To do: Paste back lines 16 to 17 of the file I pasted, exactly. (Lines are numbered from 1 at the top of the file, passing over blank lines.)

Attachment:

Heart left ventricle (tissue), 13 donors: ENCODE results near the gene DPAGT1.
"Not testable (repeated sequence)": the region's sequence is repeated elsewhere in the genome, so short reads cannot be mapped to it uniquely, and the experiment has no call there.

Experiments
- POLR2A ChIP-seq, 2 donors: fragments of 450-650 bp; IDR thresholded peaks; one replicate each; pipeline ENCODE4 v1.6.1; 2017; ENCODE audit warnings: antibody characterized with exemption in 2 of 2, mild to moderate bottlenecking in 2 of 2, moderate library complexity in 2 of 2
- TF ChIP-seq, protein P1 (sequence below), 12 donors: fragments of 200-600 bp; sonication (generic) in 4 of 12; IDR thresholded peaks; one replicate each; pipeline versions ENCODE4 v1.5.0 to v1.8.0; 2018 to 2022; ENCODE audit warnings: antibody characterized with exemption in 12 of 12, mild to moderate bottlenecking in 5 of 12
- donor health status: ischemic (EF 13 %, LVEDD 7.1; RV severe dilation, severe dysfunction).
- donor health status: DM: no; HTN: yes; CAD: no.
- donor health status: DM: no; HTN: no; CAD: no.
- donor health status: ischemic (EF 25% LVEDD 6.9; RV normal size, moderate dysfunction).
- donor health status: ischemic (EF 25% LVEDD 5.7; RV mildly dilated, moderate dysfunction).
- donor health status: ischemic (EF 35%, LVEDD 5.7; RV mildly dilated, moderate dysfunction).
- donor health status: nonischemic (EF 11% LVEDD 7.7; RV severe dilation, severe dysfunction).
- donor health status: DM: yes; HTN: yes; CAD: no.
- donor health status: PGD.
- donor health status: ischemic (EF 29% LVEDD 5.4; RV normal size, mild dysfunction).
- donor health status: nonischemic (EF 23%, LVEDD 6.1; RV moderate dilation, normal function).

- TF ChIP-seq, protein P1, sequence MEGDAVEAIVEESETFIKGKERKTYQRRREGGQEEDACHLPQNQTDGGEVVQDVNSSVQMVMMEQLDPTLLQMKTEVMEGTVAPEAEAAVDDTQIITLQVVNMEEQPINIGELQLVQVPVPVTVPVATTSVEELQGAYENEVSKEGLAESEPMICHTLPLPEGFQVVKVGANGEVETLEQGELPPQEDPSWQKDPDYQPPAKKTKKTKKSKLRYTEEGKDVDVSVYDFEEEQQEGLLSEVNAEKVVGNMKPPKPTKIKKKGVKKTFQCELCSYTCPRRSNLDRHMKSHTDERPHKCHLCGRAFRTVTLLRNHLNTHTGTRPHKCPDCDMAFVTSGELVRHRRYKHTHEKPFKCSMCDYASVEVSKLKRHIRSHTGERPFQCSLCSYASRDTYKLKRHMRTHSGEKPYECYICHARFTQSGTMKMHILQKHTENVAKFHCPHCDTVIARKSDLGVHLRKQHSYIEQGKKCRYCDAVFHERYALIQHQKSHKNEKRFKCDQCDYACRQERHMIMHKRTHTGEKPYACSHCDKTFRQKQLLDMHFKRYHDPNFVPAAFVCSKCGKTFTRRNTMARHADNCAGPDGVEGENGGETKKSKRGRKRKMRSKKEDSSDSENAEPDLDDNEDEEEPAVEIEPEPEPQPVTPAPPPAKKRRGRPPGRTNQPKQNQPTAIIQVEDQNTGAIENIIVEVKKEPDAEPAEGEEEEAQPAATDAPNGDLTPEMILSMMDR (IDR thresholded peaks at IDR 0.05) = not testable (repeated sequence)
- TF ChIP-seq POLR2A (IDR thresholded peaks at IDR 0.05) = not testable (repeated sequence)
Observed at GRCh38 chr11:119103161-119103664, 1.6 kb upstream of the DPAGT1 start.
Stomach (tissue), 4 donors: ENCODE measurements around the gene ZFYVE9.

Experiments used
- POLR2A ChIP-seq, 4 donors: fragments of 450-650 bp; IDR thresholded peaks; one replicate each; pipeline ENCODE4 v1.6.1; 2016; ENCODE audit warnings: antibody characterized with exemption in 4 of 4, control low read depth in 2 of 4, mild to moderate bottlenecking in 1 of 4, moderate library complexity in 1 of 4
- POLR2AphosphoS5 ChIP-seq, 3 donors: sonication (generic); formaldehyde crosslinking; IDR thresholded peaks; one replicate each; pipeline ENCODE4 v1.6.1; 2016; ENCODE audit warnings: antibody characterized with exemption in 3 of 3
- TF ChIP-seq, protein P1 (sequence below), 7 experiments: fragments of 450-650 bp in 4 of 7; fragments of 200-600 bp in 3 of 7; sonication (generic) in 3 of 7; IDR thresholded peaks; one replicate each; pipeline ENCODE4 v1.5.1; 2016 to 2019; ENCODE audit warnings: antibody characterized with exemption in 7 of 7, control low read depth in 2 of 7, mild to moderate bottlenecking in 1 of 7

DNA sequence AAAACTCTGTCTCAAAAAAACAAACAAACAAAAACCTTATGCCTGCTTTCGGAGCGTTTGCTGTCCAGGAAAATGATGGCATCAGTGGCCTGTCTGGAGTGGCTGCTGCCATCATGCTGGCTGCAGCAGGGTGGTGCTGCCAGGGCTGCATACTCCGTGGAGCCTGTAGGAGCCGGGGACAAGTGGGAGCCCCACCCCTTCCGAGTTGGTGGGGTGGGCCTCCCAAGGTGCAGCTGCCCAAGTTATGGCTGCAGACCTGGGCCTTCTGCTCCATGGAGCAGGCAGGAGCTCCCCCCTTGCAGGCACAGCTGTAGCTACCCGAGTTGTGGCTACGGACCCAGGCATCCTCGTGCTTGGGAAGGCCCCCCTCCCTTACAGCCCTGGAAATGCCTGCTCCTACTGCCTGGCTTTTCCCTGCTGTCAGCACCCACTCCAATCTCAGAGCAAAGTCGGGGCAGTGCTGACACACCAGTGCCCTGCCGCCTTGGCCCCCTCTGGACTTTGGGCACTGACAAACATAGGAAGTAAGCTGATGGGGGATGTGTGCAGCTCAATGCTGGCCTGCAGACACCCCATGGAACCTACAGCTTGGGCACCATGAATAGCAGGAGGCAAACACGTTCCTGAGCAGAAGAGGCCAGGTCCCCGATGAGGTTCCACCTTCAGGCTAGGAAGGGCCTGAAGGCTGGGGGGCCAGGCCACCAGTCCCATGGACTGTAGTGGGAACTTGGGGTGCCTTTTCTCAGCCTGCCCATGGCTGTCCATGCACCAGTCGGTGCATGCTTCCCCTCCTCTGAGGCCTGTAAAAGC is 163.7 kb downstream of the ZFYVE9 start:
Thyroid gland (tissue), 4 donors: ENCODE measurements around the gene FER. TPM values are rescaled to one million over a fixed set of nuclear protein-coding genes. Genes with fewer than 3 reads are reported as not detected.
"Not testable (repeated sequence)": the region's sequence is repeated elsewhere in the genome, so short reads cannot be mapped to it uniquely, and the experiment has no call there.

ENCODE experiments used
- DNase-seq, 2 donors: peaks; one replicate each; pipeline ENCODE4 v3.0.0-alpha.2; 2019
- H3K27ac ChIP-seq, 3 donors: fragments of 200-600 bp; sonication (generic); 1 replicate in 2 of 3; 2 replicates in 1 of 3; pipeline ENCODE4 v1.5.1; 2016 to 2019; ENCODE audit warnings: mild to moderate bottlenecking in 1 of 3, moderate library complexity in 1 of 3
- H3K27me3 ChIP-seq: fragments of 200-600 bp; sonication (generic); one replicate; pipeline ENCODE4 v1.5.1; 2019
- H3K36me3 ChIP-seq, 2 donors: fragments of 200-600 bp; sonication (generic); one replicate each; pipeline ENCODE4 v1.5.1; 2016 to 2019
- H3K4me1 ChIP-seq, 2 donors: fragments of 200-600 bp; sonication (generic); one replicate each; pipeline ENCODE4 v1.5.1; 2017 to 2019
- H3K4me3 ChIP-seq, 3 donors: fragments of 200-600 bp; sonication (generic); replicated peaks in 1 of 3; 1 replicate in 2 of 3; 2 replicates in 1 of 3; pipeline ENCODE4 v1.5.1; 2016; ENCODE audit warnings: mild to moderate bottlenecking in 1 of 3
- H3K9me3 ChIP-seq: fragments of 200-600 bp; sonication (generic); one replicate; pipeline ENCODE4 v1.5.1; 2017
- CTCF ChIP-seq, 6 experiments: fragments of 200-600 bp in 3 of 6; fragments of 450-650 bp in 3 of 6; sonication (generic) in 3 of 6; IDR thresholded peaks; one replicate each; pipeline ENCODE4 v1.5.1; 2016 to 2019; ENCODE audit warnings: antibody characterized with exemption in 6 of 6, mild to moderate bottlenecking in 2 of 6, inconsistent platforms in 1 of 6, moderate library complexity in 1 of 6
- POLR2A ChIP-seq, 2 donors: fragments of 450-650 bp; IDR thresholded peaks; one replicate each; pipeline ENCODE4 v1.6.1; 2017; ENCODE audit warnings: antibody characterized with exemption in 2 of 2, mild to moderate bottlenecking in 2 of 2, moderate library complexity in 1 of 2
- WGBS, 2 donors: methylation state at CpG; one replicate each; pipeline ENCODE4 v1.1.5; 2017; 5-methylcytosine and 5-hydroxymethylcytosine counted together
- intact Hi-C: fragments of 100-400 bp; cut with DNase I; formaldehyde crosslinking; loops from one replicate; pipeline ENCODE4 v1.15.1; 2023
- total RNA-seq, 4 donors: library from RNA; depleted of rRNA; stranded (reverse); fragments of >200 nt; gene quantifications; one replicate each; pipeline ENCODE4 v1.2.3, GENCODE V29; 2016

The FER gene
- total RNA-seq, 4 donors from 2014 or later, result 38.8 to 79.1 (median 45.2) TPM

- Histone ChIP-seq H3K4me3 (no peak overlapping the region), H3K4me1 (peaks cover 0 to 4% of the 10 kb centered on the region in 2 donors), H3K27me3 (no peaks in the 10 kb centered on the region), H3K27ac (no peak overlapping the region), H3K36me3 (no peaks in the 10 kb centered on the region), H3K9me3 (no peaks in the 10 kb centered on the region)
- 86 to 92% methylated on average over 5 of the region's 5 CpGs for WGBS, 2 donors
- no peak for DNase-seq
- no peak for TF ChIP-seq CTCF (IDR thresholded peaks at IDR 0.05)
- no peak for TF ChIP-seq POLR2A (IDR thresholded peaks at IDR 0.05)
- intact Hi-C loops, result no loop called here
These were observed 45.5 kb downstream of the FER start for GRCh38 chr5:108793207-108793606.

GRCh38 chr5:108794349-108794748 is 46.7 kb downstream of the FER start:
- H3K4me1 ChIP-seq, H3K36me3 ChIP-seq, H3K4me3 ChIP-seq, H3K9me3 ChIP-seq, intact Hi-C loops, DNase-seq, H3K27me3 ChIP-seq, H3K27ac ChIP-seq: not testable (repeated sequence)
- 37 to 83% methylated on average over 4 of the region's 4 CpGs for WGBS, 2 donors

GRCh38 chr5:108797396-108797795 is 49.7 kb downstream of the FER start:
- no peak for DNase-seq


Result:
- donor health status: nonischemic (EF 23%, LVEDD 6.1; RV moderate dilation, normal function).

- TF ChIP-seq, protein P1, sequence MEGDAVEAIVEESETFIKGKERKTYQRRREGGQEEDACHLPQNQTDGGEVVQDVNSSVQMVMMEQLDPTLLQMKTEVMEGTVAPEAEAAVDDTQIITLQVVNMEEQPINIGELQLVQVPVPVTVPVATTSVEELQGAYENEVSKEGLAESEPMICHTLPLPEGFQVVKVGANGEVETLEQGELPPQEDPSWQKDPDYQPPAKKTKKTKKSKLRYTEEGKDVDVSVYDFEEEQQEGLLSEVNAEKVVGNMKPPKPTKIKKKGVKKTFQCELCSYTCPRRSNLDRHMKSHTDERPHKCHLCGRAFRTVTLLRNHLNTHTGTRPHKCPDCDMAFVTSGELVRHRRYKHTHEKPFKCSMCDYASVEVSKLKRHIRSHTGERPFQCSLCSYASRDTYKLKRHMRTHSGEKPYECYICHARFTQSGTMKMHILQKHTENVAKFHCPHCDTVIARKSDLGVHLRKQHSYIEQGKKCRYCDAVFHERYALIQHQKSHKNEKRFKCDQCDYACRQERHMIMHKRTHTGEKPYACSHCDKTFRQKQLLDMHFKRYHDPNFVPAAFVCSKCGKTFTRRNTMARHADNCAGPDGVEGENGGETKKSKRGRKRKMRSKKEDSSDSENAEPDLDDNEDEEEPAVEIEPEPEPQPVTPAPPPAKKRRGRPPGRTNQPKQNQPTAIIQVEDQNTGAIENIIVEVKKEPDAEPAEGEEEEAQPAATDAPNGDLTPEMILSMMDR (IDR thresholded peaks at IDR 0.05) = not testable (repeated sequence)